NAMED ONE OF THE BEST BOOKS OF THE YEAR BY KIRKUS REVIEWS
From the acclaimed author of Letter to My Daughter comes an engrossing coming-of-age tale that deftly conveys the hopes and heartaches of adolescence and the unfulfilled dreams that divide a family, played out against the backdrop of a small southern town in 1973.
For his fourteenth birthday, Alan Broussard, Jr., receives a telescope from his father, a science teacher at the local high school who’s eagerly awaiting what he promises will be the astronomical event of the century: the coming of Comet Kohoutek. For Alan Broussard, Sr.—frustrated in his job, remote from his family—the comet is a connection to his past and a bridge to his son, with whom he’s eager to share his love for the stars.
But the only heavenly body Junior has any interest in is his captivating new neighbor and classmate, Gabriella Martello, whose bedroom sits within eyeshot of his telescope’s lens. Meanwhile, his mother, Lydia, sees the comet—and her husband’s obsession with it—as one more thing that keeps her from the bigger, brighter life she once imagined for herself far from the swampy environs of Terrebonne, Louisiana. With Kohoutek drawing ever closer, the family begins to crumble under the weight of expectations, until a startling turn of events will leave both father and son much less certain about the laws that govern their universe.
Illuminating and unforgettable, The Night of the Comet is a novel about the perils of growing up, the longing for connection, and the idea that love and redemption can be found among the stars.
Praise for The Night of the Comet
“A quiet, occasionally bittersweet novel about the differences between desire and disappointment, expectations and reality.”—Booklist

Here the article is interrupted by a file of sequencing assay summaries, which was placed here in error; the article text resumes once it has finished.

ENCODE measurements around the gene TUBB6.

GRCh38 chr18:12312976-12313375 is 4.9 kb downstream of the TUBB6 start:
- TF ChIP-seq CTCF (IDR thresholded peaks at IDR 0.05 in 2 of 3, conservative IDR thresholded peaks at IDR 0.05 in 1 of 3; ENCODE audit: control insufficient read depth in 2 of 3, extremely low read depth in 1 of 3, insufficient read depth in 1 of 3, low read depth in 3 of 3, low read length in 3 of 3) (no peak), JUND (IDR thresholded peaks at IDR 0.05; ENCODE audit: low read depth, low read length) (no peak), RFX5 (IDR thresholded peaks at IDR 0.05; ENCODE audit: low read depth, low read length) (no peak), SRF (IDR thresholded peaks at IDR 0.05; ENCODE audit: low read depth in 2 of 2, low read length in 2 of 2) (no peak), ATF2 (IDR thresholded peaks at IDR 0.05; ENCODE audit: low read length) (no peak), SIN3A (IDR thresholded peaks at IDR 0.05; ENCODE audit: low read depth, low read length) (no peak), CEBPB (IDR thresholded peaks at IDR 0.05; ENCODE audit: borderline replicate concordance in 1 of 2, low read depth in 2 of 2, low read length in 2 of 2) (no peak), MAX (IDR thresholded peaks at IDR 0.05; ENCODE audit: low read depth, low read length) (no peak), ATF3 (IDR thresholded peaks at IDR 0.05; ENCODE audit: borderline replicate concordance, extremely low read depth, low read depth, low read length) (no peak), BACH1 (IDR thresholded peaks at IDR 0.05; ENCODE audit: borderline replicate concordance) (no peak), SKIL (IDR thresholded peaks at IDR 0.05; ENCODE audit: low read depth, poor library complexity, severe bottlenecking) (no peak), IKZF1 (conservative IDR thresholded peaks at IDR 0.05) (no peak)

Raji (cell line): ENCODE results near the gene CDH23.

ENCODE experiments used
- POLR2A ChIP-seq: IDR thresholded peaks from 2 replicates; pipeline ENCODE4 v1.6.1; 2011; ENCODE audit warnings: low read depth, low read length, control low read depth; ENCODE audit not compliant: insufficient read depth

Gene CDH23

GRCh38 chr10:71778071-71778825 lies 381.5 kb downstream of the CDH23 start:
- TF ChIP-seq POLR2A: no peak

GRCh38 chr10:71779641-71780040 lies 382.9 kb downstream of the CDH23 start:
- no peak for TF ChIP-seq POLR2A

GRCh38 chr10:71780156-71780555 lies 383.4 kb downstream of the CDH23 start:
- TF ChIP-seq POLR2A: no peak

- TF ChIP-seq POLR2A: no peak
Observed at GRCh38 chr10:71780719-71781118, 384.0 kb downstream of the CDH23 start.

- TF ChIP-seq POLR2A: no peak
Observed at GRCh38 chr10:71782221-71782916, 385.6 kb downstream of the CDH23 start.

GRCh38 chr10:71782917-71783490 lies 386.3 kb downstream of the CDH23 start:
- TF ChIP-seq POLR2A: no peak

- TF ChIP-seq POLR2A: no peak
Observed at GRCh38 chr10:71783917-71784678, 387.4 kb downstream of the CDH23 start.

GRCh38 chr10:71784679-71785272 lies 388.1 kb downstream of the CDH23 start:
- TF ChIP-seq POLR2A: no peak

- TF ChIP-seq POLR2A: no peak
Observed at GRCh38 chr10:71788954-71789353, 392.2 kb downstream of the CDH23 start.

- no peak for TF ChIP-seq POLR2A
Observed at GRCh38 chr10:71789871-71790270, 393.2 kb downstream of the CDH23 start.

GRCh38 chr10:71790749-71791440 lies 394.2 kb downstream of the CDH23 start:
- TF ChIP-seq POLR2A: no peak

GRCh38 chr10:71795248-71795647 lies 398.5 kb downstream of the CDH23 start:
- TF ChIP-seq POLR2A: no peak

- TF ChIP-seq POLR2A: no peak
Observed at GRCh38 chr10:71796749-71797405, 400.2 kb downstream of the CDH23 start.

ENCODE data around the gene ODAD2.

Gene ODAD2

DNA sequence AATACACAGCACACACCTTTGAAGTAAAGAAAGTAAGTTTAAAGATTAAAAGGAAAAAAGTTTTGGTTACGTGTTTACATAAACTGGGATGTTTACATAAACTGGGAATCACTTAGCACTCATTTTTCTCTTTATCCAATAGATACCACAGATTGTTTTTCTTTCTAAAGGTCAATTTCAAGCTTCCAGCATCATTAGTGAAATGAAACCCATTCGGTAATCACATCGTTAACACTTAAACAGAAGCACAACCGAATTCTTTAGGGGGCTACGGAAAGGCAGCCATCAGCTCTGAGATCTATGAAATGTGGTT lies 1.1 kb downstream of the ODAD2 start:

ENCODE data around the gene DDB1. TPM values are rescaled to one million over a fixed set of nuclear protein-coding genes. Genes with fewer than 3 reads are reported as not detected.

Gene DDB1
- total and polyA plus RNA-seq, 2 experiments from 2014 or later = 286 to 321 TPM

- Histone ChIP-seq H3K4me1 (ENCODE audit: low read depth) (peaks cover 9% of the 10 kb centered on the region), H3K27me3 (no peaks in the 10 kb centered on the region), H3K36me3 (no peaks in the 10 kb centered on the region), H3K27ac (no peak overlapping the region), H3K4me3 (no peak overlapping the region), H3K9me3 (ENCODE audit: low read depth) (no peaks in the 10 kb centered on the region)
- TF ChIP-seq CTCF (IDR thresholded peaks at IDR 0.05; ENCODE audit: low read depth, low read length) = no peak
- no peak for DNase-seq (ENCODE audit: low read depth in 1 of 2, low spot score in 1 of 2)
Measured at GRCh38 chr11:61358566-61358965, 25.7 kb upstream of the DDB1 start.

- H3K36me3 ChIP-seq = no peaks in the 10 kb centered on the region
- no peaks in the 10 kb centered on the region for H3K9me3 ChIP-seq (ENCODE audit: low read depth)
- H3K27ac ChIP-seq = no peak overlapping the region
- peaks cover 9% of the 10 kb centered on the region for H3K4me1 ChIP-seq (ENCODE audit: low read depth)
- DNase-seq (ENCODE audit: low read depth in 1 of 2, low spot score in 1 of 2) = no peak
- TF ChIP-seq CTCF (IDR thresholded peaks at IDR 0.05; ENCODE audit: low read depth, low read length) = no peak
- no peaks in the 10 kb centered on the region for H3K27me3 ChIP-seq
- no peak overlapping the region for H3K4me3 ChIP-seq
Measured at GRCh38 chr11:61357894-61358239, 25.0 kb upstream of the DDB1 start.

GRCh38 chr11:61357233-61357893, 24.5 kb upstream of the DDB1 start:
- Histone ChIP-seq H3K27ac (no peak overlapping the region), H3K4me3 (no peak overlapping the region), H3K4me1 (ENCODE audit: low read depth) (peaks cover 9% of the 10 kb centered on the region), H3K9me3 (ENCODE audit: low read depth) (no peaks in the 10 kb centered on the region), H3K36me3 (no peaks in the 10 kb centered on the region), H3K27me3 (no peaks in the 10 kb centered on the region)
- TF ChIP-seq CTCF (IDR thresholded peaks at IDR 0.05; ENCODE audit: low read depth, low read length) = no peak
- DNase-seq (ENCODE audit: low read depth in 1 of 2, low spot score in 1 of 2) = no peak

“Coming-of-age novels examine youthful revelations about the world—filled with cynicism and wonder and rearranged expectations—and the quality hinges on the honesty of the voice, the truth of the observations, the handling of innocence lost; Bishop succeeds on all these fronts.”—Kirkus Reviews
“Resonant . . . explores the complexities of a father-son relationship through science, astronomy, and the growing pains of adolescence. . . . Bishop’s characterizations of young Alan’s mother, father, and sister Megan are endearing and their relentless coddling of their maturing son is wincingly accurate.”—Publishers Weekly
“Hilarious and heart-wrenching, ethereal and earthy, The Night of the Comet points us to the fragile universe of dreams and disappointments, joy and tragedy, saying here it is, all of it: feast your eyes on the magic. It’s a heavenly book. Nobody writes about the gravitational pull of parent-child relationships—all that we yearn for and all that we can’t have—like George Bishop.”—Minrose Gwin, author of The Queen of Palmyra
“Equally sweet and sad, this is a fine novel of love and forgiveness.”—Stewart O’Nan, author of Snow Angels
“Bishop’s one of our best, and this book’s a quiet marvel.”—Josh Russell, author of Yellow Jack
“A deft, clear-eyed, and sensitive examination of the mysterious bonds of family, the allure of the unattainable, and love and desire—and their consequences—in all their many forms.”—Ellen Baker, author of I Gave My Heart to Know This
Bishop's resonant follow-up to his 2010 mother-daughter themed debut, Letter to My Daughter, is set in 1973 in a Louisiana town eagerly anticipating a celestial event. Alan Broussard, Jr., a newly 14-year-old bookworm who considers himself to have "no obvious talents, no great looks, no exceptional humor or intellect or passions," is excited about entering high school, though his father is the school's resident science teacher and, therefore, a source of embarrassment. Alan Sr. becomes incrementally obsessed with the impending arrival of the "comet of the century" Kohoutek, but his son is more interested in spying on "angelic" Gabriella, the beautiful girl across the canal, with his new telescope. Bishop's characterizations of young Alan's mother, father, and sister Megan are endearing and their relentless coddling of their maturing son is wincingly accurate as Christmas Eve, the projected date for the comet's sighting, approaches. Meanwhile, the boy's infatuation for Gabriella ebbs and flows and ultimately both father and son come to crushing realizations. More thematically developed than Bishop's first novel, this book explores the complexities of a father-son relationship through science, astronomy, and the growing pains of adolescence.